Clinical Features

  • Duchenne sign- Clawing
  • Cross finger test- Inability to cross index and middle finger over each other.
  • Pitres Testut sign- Inability to abduct middle finger to either side.
  • Wartenberg sign- Abduction of little finger.
  • Loss of normal sequence of finger flexion- Normally MCPJ flexes then the IPJ flexes. In ulnar nerve palsy MCPJ flexes last.
  • Loss of key pinch
  • Jeannes sign- MCPJ of thumb hyperextended during key pinch.
  • Masse sign- Loss of hypothenar eminence and flattened palmar metacarpal arch.
  • Pollock sign- Inability to flex DIPJ of little and ring fingers.
  • Froments sign- Substitution of adductor pollicis by FPL during key pinch.
  • Bouvier manoeuvre- Correct the hyperextension of MCPJ and ask the patient to extend IPJ. If IPJ extension is improved then Bouvier test is positive and claw and is termed simple claw hand. If IPJ extension doesn’t improve then test is negative and clawing is called complex claw hand.
  • Associated sensory loss over medial aspect of arm and forearm indicate medial cord lesion.
  • Systemic conditions mimicking ulnar palsy
    • Charcot Marie Tooth disease
    • Syringomyelia
    • Leprosy
    • Klumpke’s paralysis
    • Pancoast tumour
    • Cervical IVDP

To continue


Acetabular labral tears

Labrum increases the stability of hip, increases the surface area for weight bearing and provides proprioception. It increases stability by deepening the acetabulum and also by acting as a seal to maintain negative intra-articular pressure. Acetabular labral tears are associated with capsular laxity, femoro-acetabular impingement (FAI), acetabular dysplasia and chondral lesions. They are seen in 90% of patients with mechanical hip symptoms on arthroscopy. The cause of labral tears is not clearly defined, but femoroacetabular impingement is the predominant cause in nondysplastic hips. Impingement may result from abnormal transition between femur head and neck, overgrowth of bony acetabulum, acetabular retroversion or a combination of these abnormalities.


Hip joint capsule is reinforced inferiorly by the pubofemoral ligament, posteriorly by the ischiofemoral ligament and anteriorly by the iliofemoral ligament. They tighten in extension and relax in flexion. Iliofemoral ligament tightens in external rotation and adduction, pubofemoral ligament in external rotation and abduction and ischiofemoral ligament in internal rotation and abduction. Ligamentum teres runs from the acetabular notch to the fovea capitis of femur. it tighens in flexion, adduction and internal rotation.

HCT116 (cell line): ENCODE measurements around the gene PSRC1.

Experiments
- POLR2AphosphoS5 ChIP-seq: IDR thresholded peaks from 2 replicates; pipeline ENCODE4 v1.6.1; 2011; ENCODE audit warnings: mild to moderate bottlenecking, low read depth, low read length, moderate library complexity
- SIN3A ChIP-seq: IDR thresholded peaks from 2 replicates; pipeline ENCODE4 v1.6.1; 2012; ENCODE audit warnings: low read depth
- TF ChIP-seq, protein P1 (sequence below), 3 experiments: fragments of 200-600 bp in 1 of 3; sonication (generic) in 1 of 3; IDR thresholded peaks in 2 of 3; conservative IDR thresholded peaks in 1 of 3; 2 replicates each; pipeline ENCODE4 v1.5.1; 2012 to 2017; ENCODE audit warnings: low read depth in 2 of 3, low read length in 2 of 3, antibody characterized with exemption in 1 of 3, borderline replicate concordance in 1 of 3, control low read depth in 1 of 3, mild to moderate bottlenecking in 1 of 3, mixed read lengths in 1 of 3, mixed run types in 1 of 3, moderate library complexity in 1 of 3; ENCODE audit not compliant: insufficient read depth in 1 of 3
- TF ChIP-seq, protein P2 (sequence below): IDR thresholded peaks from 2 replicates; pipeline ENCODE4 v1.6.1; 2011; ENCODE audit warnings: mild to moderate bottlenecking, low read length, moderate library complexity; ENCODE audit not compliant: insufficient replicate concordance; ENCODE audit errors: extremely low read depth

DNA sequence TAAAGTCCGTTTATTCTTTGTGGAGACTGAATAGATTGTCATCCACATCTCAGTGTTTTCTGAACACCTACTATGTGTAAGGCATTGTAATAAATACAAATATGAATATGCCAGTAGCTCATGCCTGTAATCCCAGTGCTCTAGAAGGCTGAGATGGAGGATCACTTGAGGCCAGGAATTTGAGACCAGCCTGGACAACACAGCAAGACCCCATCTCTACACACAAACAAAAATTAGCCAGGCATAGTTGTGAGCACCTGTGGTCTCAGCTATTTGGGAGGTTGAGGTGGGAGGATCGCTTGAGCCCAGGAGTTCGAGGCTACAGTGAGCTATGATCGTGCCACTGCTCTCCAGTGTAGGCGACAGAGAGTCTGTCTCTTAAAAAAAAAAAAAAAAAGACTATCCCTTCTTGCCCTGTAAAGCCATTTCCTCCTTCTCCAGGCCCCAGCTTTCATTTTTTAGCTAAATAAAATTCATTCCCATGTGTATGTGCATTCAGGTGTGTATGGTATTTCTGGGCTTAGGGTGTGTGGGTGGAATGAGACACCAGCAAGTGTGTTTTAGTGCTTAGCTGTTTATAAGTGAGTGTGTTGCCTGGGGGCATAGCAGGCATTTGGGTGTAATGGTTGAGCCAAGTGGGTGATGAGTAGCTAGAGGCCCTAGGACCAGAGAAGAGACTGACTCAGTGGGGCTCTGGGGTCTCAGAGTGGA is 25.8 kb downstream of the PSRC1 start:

Labral traumatic tears occur due to shearing forces generated during pivoting, twisting and falling. In Asians, tears are most commonly located posteriorly and occur due to hyperflexion or squatting. In North American population, tears are most commonly located in the anterosuperior aspect and occur due to pivoting and twisting. Labral tears can lead to capsular laxity and abnormal motion which in turn can lead to labral fraying and chondral degeneration.


Femoroacetabular impingement (FAI) occurs when there is reduced clearance between the acetabulum and the femoral head. There are two types, cam type and pincer type. Cam type occurs when the diameter of the femoral head is abnormally large and the normal spherical transition between femur head and neck is abnormal leading to impingement between femur head and acetabular rim particularly during adduction and internal rotation. Cam impingement leads to anterosuperior labral and chondral lesions. Pincer impingement occurs when the coverage of femur head by acetabulum is excessive. There are two types of overcoverage; coxa profunda with generalised coverage and local anterior due to acetabular retroversion which results in contre-coup posteroinferior chondral lesions. Pincer impingement is more common in middle aged females and cam impingement is more common in young athletic males. FAI can lead to labral lesions, chondral lesions and progressive degenerative changes leading to osteoarthritis.

Hip capsule laxity is a recently recognised pathology. It can either be generalised due to disorders like Marfan syndrome, Ehlers Danlos syndrome etc, it can be focal rotational most commonly due to forceful external rotation leading to iliofemoral ligament insufficiency. Labral tear may also cause capsular laxity.